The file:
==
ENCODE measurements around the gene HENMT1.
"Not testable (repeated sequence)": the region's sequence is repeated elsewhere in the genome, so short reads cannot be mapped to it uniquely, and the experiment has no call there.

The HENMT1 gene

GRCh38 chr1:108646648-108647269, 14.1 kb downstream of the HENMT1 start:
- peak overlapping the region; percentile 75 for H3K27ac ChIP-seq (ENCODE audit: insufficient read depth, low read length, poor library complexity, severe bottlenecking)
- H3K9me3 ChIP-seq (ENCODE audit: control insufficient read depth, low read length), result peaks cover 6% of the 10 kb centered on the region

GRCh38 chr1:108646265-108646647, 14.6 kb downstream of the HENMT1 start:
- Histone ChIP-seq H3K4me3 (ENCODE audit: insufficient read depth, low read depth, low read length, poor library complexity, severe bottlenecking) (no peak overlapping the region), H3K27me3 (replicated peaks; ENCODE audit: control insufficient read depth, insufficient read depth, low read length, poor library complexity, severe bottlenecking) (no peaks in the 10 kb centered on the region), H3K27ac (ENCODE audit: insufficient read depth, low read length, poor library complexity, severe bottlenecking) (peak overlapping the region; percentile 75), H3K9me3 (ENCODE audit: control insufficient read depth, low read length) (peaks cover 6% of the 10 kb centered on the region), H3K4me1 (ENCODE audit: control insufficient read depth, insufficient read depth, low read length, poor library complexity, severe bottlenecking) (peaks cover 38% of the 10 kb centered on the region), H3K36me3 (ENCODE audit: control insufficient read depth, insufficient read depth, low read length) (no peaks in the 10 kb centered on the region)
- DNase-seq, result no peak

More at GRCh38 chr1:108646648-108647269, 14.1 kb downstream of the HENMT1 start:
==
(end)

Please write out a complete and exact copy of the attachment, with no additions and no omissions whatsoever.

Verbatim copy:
ENCODE measurements around the gene HENMT1.
"Not testable (repeated sequence)": the region's sequence is repeated elsewhere in the genome, so short reads cannot be mapped to it uniquely, and the experiment has no call there.

The HENMT1 gene

GRCh38 chr1:108646648-108647269, 14.1 kb downstream of the HENMT1 start:
- peak overlapping the region; percentile 75 for H3K27ac ChIP-seq (ENCODE audit: insufficient read depth, low read length, poor library complexity, severe bottlenecking)
- H3K9me3 ChIP-seq (ENCODE audit: control insufficient read depth, low read length), result peaks cover 6% of the 10 kb centered on the region

GRCh38 chr1:108646265-108646647, 14.6 kb downstream of the HENMT1 start:
- Histone ChIP-seq H3K4me3 (ENCODE audit: insufficient read depth, low read depth, low read length, poor library complexity, severe bottlenecking) (no peak overlapping the region), H3K27me3 (replicated peaks; ENCODE audit: control insufficient read depth, insufficient read depth, low read length, poor library complexity, severe bottlenecking) (no peaks in the 10 kb centered on the region), H3K27ac (ENCODE audit: insufficient read depth, low read length, poor library complexity, severe bottlenecking) (peak overlapping the region; percentile 75), H3K9me3 (ENCODE audit: control insufficient read depth, low read length) (peaks cover 6% of the 10 kb centered on the region), H3K4me1 (ENCODE audit: control insufficient read depth, insufficient read depth, low read length, poor library complexity, severe bottlenecking) (peaks cover 38% of the 10 kb centered on the region), H3K36me3 (ENCODE audit: control insufficient read depth, insufficient read depth, low read length) (no peaks in the 10 kb centered on the region)
- DNase-seq, result no peak

More at GRCh38 chr1:108646648-108647269, 14.1 kb downstream of the HENMT1 start: